Look at the Nugier site, they have pdf breakdown pics of the frame on the 40 & 50 ton presses. The 50 ton picture has list of the parts with bolt sizes etc. Build close to that and consider it a little overkill maybe. Good Luck!
  4. Hot Rolled
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    I am asumming that you are using the two 200mm x 75mm with the long side being vertical as the rails for the hydraulics and the same for the press rail. If that is the case, I would use at least 16mm class 10.9 bolts two bolts per side per rail. Torque each bolt to 280 Nm.
    The 12mm class 10.9 is too close for comfort for a home built unit to make me feel safe.
    At the foot portion the 10mm to 12mm would be just fine.
  5. Diamond
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    The Nugier press looks sweet(thanks, John Dunn). They actually have a website with drawings (!):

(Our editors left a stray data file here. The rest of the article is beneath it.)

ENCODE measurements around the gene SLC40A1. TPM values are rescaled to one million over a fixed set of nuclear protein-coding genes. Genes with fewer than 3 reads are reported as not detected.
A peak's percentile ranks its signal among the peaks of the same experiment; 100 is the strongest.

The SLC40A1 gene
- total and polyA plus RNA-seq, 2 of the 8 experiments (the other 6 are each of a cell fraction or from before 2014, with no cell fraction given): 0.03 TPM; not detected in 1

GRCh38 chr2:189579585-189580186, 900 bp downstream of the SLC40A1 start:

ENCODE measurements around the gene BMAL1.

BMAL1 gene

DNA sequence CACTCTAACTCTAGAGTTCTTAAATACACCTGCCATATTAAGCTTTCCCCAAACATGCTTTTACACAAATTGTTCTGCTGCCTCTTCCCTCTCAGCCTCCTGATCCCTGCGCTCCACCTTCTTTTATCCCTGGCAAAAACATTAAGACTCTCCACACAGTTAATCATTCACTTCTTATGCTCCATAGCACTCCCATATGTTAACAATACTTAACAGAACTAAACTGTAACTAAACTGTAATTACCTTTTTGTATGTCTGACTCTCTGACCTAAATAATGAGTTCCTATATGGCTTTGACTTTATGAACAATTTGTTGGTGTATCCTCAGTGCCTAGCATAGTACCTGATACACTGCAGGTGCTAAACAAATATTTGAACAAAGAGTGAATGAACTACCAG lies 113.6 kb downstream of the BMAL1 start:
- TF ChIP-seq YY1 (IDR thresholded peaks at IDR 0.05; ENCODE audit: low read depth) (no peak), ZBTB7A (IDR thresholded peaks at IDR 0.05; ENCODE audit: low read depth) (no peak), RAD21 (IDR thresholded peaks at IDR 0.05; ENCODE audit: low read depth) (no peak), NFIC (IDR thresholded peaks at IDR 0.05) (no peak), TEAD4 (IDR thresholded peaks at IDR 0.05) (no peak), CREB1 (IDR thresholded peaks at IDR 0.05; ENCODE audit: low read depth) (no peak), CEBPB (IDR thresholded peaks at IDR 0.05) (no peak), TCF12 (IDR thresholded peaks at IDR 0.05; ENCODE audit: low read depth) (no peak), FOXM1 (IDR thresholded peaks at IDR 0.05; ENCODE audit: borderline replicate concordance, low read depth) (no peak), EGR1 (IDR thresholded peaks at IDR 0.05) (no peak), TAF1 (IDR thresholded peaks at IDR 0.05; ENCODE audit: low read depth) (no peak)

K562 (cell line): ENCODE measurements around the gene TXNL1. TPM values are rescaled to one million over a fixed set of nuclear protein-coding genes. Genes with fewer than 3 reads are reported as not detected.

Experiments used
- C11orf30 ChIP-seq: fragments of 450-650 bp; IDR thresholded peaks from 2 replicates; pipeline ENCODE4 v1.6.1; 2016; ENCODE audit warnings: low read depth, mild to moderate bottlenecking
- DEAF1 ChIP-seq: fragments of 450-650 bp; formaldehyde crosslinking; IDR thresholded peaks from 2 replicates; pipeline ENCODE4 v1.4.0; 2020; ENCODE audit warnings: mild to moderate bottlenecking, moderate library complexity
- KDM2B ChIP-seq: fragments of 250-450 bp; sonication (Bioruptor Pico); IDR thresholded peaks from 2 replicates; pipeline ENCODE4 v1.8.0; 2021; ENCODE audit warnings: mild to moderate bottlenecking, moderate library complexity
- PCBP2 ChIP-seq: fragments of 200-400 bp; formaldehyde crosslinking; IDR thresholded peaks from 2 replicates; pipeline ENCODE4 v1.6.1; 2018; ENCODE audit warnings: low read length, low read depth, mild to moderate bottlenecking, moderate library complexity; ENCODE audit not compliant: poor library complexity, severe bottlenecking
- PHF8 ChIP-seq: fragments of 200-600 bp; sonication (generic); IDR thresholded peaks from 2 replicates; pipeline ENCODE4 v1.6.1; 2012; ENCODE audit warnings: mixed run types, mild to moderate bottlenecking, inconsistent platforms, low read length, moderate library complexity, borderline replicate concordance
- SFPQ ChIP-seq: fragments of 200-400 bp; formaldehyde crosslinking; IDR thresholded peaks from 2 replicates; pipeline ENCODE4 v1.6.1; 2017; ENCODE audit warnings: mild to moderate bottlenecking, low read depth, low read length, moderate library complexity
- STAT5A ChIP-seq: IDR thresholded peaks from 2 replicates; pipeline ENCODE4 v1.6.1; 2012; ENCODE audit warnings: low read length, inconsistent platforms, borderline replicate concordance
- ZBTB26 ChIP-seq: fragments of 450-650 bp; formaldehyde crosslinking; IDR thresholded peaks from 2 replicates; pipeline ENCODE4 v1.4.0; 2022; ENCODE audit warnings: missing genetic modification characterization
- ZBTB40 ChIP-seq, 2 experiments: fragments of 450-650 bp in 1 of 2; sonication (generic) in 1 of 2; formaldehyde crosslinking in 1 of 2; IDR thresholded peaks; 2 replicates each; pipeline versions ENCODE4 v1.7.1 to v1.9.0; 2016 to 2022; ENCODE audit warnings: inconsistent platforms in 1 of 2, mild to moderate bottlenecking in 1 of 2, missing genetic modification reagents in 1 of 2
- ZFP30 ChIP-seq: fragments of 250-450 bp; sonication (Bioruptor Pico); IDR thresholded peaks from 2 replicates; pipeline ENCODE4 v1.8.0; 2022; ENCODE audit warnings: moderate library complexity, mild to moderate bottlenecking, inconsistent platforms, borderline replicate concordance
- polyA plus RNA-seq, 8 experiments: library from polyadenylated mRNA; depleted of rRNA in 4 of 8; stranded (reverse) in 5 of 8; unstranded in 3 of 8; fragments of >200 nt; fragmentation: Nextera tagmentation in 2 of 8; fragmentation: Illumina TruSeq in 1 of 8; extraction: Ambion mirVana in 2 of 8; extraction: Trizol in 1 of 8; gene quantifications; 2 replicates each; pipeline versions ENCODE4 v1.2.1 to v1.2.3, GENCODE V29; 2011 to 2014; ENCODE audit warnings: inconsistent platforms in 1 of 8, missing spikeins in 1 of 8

Index of /drawings/HAND/H40-H50
    Looks like your idea for building a press that will break down is doable.
    Here, for example, below is a 50 ton frame. The one thing I don't like about their press is the cross-bar. I like the design where the cross-bar is channel, with welded channel cross-bars. It would seem to be to be more rigid. Then again, note the cool full box frame on each side of the cross-piece. Very nice. Anyway, Nugier is using three 3/4 bolts per corner, total 12, to fasten the head piece to the side rails. How's that for help!?
  6. Titanium
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    Gordo, I can't add anything to what has already said. My press is a bit smaller at 25 Ton with 5/8 bolts and 1' pins.
    Curious, are you meaning to impress a slot into the steel, or forge weld it. As to the later, the press is slow even with a 2 speed electric motor as I have. Just interested to learn what is the process.
  7. Cast Iron
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    Take a look here: DAVE PROPST ARTICLES - H-Frame Hydraulic Press